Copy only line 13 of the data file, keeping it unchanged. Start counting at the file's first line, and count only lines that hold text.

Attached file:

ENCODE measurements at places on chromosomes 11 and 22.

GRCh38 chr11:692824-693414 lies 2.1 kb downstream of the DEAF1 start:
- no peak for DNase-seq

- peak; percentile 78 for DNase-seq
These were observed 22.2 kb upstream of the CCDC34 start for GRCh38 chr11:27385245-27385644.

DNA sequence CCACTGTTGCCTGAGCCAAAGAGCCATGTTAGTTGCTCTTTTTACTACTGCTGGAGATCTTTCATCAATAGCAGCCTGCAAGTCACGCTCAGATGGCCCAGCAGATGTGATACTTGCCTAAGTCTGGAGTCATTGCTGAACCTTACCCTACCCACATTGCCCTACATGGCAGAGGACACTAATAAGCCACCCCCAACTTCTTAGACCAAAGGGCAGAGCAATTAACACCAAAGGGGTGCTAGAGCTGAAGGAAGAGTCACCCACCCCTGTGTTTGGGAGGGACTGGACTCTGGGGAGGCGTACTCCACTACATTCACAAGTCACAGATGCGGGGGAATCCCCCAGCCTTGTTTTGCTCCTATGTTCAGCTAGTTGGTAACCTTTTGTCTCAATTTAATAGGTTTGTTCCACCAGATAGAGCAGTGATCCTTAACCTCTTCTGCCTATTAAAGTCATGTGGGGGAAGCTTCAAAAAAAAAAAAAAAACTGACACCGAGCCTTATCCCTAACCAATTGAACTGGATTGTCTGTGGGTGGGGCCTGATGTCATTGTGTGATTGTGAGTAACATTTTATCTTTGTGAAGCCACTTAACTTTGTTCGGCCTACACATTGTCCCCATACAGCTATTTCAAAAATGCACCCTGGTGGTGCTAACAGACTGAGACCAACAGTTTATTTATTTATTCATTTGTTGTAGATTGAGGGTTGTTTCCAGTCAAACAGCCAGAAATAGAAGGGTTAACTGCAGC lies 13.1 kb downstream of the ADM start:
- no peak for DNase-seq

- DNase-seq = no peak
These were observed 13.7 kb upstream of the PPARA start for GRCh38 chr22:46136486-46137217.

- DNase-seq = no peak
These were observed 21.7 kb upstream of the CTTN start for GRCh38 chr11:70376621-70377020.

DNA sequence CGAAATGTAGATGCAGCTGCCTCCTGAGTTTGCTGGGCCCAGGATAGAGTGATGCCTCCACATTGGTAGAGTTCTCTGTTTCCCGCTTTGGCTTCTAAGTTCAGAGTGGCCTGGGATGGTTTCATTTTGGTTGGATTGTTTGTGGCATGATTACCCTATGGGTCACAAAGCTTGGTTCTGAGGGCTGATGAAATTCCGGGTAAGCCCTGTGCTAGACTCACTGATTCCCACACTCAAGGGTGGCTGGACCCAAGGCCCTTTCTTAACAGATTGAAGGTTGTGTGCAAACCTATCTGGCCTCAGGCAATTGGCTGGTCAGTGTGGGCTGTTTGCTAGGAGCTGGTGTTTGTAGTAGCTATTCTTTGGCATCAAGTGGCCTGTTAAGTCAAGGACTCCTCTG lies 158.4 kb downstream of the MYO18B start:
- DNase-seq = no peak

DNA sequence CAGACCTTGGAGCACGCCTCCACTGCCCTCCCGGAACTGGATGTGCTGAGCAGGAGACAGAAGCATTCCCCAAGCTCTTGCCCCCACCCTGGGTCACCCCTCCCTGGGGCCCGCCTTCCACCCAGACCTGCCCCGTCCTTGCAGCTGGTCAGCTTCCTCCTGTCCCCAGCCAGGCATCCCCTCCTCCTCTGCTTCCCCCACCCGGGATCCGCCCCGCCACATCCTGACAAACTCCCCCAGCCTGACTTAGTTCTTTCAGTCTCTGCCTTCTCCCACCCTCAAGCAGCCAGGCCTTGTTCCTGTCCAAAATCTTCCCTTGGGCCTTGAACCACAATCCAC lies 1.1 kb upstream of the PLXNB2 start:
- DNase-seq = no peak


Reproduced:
- DNase-seq = no peak